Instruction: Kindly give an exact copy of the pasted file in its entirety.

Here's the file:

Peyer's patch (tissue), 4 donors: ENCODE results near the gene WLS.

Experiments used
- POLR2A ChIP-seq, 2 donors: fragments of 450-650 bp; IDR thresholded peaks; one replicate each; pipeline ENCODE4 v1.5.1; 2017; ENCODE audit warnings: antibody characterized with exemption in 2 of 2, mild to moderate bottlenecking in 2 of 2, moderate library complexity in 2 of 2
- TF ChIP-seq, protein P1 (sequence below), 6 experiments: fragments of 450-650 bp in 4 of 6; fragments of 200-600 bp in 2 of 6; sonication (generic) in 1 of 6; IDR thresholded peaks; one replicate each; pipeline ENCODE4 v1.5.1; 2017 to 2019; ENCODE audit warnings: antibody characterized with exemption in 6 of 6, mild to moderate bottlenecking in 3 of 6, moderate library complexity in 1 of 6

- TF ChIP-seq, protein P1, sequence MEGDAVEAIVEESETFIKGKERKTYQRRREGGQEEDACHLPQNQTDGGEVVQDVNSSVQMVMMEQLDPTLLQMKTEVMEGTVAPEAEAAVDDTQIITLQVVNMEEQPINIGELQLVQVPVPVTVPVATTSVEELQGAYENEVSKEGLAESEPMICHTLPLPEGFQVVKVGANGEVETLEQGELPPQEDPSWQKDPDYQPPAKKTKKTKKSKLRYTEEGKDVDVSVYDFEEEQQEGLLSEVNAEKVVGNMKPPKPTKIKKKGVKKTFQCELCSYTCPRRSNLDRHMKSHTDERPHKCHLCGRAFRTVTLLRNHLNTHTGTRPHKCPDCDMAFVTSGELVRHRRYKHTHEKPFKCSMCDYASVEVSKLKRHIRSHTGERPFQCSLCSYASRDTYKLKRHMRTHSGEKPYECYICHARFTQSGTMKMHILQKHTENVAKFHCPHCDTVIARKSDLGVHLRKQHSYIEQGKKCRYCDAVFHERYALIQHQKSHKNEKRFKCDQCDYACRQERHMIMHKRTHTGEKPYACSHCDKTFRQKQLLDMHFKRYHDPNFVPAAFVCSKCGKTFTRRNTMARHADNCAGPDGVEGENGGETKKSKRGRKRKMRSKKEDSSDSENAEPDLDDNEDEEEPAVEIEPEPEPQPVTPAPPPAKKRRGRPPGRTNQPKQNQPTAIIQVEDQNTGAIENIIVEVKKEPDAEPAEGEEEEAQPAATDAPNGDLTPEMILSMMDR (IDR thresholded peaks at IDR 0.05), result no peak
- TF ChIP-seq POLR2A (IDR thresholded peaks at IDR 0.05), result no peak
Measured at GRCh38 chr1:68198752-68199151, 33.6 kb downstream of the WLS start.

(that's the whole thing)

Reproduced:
Peyer's patch (tissue), 4 donors: ENCODE results near the gene WLS.

Experiments used
- POLR2A ChIP-seq, 2 donors: fragments of 450-650 bp; IDR thresholded peaks; one replicate each; pipeline ENCODE4 v1.5.1; 2017; ENCODE audit warnings: antibody characterized with exemption in 2 of 2, mild to moderate bottlenecking in 2 of 2, moderate library complexity in 2 of 2
- TF ChIP-seq, protein P1 (sequence below), 6 experiments: fragments of 450-650 bp in 4 of 6; fragments of 200-600 bp in 2 of 6; sonication (generic) in 1 of 6; IDR thresholded peaks; one replicate each; pipeline ENCODE4 v1.5.1; 2017 to 2019; ENCODE audit warnings: antibody characterized with exemption in 6 of 6, mild to moderate bottlenecking in 3 of 6, moderate library complexity in 1 of 6

- TF ChIP-seq, protein P1, sequence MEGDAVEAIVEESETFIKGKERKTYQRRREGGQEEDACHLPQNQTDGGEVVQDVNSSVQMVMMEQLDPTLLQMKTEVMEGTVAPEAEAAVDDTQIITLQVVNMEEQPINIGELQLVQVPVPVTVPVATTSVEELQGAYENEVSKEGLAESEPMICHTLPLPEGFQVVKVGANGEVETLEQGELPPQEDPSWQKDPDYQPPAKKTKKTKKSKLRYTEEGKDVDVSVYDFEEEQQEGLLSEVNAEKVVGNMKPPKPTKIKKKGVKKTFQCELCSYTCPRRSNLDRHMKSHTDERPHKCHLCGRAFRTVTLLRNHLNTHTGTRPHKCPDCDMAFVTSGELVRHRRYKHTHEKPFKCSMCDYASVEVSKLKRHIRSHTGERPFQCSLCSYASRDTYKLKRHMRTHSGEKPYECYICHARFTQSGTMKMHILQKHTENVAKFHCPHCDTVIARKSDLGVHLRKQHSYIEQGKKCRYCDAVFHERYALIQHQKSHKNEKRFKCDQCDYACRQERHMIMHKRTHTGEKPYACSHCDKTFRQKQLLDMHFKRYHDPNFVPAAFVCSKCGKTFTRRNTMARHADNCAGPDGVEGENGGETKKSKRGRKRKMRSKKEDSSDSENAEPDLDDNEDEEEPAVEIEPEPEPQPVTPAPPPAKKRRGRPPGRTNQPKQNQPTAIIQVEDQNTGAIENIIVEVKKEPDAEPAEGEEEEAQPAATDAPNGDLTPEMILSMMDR (IDR thresholded peaks at IDR 0.05), result no peak
- TF ChIP-seq POLR2A (IDR thresholded peaks at IDR 0.05), result no peak
Measured at GRCh38 chr1:68198752-68199151, 33.6 kb downstream of the WLS start.